500 AP English Literature Questions to know by test day
CHAPTER 3. World Poetry
Passage 2. Jayadeva, Excerpt from Gita Govinda
Beautiful Radha, jasmine-bosomed Radha,
All in the Spring-time waited by the wood
For Krishna fair, Krishna the all-forgetful,—
Krishna with earthly love’s false fire consuming—
And some one of her maidens sang this song:—
I know where Krishna tarries in these early days of Spring,
When every wind from warm Malay brings fragrance on its wing;
Brings fragrance stolen far away from thickets of the clove,
In jungles where the bees hum and the Koil flutes her love;
He dances with the dancers of a merry morrice one,
All in the budding Spring-time, for ’tis sad to be alone.
I know how Krishna passes these hours of blue and gold
When parted lovers sigh to meet and greet and closely hold
Hand fast in hand; and every branch upon the Vakul-tree
Droops downward with a hundred blooms, in every bloom a bee;
He is dancing with the dancers to a laughter-moving tone,
In the soft awakening Spring-time, when ’tis hard to live alone.
Where Kroona-flowers, that open at a lover’s lightest tread,
Break, and, for shame at what they hear, from white blush modest red;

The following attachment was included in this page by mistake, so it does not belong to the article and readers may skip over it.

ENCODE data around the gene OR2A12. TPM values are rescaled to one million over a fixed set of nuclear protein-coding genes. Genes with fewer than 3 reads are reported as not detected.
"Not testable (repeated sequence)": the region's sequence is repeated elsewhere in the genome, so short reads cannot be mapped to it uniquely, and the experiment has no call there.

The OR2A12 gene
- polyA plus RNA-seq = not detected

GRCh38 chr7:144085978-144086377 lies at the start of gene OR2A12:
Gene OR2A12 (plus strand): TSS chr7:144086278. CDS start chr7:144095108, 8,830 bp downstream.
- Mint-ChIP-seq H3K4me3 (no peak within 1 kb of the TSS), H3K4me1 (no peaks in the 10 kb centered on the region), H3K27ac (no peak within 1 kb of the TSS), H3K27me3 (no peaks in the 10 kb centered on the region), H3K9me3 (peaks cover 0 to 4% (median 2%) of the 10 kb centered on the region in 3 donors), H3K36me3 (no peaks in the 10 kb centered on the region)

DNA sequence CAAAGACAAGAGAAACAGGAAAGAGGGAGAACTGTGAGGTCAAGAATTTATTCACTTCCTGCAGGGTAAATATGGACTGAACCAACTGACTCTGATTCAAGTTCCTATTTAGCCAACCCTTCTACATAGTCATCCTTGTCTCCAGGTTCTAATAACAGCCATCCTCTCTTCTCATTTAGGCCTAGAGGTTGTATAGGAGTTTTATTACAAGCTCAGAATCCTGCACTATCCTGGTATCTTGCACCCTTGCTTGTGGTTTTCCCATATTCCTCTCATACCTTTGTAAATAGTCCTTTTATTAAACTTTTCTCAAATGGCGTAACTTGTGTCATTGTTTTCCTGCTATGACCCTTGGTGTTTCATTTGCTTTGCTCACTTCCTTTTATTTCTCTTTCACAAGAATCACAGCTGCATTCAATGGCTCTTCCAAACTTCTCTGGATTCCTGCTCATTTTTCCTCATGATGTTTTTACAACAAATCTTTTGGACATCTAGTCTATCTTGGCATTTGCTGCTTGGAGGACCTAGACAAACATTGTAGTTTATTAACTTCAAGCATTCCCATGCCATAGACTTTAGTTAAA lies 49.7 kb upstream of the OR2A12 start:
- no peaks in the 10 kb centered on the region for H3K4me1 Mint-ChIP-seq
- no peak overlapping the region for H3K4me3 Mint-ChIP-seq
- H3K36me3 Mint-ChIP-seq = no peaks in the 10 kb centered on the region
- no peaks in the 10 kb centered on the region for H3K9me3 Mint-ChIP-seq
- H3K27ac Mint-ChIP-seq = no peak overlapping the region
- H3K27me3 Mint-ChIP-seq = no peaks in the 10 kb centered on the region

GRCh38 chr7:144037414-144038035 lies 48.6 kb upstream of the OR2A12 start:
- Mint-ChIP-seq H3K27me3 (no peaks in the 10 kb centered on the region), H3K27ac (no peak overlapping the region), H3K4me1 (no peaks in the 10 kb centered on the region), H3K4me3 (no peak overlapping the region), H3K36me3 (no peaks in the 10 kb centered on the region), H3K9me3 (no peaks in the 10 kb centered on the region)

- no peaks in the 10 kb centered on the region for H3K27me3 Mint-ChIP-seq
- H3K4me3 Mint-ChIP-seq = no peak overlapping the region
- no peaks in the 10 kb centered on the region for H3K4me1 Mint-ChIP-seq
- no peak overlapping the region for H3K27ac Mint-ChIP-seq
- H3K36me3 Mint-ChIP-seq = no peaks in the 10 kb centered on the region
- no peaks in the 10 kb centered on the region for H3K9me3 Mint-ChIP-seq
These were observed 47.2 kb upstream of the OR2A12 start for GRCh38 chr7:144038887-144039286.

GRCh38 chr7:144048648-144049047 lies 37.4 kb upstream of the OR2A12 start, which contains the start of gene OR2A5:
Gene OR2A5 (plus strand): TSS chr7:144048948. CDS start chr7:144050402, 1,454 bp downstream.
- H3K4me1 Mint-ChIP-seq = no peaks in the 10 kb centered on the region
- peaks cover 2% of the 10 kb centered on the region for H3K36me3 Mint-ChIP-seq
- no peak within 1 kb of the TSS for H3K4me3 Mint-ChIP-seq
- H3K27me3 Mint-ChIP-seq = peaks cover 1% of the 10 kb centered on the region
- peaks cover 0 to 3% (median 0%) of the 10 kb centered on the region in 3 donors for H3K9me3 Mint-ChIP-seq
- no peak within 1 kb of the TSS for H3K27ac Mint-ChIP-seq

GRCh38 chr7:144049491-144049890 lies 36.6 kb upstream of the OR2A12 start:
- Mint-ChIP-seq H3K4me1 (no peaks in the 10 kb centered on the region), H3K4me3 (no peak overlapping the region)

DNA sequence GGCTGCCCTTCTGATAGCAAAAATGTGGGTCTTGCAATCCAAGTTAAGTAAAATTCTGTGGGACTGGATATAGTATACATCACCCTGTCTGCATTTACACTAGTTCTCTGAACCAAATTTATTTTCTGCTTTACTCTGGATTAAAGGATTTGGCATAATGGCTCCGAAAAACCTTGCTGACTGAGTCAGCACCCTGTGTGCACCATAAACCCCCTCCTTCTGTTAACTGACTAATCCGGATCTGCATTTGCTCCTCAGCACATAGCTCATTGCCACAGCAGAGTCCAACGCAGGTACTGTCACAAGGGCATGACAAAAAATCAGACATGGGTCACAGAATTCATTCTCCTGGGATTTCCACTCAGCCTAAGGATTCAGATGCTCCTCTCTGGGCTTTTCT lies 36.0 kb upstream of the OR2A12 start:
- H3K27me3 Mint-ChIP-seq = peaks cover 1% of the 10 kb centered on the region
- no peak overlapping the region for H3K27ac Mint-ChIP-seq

And all the spears on all the boughs of all the Ketuk-glades
Seem ready darts to pierce the hearts of wandering youths and maids;
Tis there thy Krishna dances till the merry drum is done,
All in the sunny Spring-time, when who can live alone?
Where the breaking forth of blossom on the yellow Keshra-sprays
Dazzles like Kama’s sceptre, whom all the world obeys;
And Patal-buds fill drowsy bees from pink delicious bowls,
As Kama’s nectared goblet steeps in languor human souls;
There he dances with the dancers, and of Radha thinketh none,
All in the warm new Spring-tide, when none will live alone.
Where the breath of waving Madhvi pours incense through the grove,
And silken Mogras lull the sense with essences of love,—
The silken-soft pale Mogra, whose perfume fine and faint
Can melt the coldness of a maid, the sternness of a saint—
There dances with those dancers thine other self, thine Own,
All in the languorous Spring-time, when none will live alone.
Where—as if warm lips touched sealed eyes and waked them—all the bloom
Opens upon the mangoes to feel the sunshine come;
And Atimuktas wind their arms of softest green about,
Clasping the stems, while calm and clear great Jumna spreadeth out;
There dances and there laughs thy Love, with damsels many a one,
In the rosy days of Spring-time, for he will not live alone.